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Re: Pronouns, where are they?
Brian Eric Farnell wrote:
Alas, Brian, even in languages that have pronouns
usage can make them very, very scarce. I have been
reading Sebastian Englert's grammar of the Easter
Island language, and fishing for examples in his
dictionary. The use of personal pronouns is avoided.
You find the same in Breton, and Pierre Jakez Helias
explains it in his books on Breton culture: you
should avoid addressing people directly. If you
want to ask "where are you going?" the proper way
of doing it is "where is one going?" And, in fact,
I remember how I used to adapt my French, unconsciously,
to my Breton relatives' way of expressing themselves:
I would use "on" instead of "tu" or "vous".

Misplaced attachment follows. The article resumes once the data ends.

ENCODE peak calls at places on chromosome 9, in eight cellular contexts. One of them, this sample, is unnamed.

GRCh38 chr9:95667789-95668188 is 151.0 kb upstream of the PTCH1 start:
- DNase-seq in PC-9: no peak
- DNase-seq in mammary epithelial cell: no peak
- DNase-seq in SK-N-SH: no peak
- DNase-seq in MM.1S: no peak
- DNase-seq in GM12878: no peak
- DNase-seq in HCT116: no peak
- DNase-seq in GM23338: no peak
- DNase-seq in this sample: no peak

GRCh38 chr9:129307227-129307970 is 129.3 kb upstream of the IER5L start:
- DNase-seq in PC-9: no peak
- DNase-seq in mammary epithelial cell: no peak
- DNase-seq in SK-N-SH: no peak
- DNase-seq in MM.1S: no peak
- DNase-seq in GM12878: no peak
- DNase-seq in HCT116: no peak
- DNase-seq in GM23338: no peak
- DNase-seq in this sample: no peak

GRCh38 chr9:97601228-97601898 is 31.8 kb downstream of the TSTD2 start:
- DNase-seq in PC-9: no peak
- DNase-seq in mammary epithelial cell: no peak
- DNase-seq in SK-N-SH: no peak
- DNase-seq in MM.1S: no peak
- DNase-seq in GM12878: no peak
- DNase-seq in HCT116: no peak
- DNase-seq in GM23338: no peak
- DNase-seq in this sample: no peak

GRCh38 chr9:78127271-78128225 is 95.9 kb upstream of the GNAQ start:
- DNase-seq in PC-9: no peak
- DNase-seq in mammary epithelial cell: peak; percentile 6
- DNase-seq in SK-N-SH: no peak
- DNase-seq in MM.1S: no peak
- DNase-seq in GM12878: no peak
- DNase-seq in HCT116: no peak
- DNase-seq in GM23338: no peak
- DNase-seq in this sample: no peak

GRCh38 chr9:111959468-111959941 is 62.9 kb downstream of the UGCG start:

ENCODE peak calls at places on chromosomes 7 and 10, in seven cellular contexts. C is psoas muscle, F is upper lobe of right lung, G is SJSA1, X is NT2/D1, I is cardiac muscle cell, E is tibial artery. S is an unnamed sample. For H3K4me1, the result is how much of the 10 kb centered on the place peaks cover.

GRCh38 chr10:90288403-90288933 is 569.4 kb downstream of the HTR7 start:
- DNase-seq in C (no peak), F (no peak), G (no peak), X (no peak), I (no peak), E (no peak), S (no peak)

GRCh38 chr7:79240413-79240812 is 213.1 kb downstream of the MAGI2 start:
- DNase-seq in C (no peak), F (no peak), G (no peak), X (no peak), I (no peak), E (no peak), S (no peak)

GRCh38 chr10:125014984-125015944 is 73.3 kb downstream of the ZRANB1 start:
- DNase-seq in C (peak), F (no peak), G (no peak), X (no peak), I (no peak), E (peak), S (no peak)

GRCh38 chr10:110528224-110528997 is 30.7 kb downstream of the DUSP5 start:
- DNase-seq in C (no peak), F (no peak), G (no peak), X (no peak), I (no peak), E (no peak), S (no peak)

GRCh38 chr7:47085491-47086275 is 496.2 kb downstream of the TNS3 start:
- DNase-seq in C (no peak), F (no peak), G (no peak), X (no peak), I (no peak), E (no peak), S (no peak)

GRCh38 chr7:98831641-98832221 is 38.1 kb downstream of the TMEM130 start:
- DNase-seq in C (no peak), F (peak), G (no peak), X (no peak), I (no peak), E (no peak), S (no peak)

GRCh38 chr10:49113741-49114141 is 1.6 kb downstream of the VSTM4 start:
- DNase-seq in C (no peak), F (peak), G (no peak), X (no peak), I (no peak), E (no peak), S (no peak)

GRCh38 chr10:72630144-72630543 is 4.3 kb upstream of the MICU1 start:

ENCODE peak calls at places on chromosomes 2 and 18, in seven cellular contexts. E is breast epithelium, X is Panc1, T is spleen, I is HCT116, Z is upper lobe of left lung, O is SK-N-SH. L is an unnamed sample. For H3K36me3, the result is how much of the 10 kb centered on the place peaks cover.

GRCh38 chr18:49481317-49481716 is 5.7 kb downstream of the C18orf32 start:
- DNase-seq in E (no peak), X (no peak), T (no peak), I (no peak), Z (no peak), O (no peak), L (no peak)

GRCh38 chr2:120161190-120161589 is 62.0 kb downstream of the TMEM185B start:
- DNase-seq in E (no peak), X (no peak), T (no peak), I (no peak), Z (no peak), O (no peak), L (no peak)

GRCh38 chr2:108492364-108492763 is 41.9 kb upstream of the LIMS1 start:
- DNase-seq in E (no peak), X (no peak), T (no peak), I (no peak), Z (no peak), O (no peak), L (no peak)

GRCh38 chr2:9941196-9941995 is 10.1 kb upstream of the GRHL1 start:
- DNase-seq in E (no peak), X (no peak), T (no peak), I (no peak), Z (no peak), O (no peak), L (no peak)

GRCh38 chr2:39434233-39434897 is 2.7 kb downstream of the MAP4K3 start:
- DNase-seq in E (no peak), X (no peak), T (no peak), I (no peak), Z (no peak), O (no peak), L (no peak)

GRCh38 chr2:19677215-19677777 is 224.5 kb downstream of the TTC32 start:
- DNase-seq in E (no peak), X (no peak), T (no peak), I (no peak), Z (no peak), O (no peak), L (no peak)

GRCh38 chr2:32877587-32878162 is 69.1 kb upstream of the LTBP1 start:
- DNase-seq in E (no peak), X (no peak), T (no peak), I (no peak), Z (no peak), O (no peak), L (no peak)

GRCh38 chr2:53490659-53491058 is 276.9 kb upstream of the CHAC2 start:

Here is a concrete example out of
Englert's Rapanui dictionary, where he reproduces
the recipe for roasted chicken intestines. You
do this, you do that (never a "you"), and finally:
"he kai" which is, literally, "to eat," understood
are "you" and "it" (or "them"): "you eat it."
Some languages have no pronouns. Japanese for instance.
Others have only two: me (or we), and anyone else.
(This last weirdo is from Papua-New Guinea, as you
might have guessed).
Once again, we are babes in the Voynich woods, lost.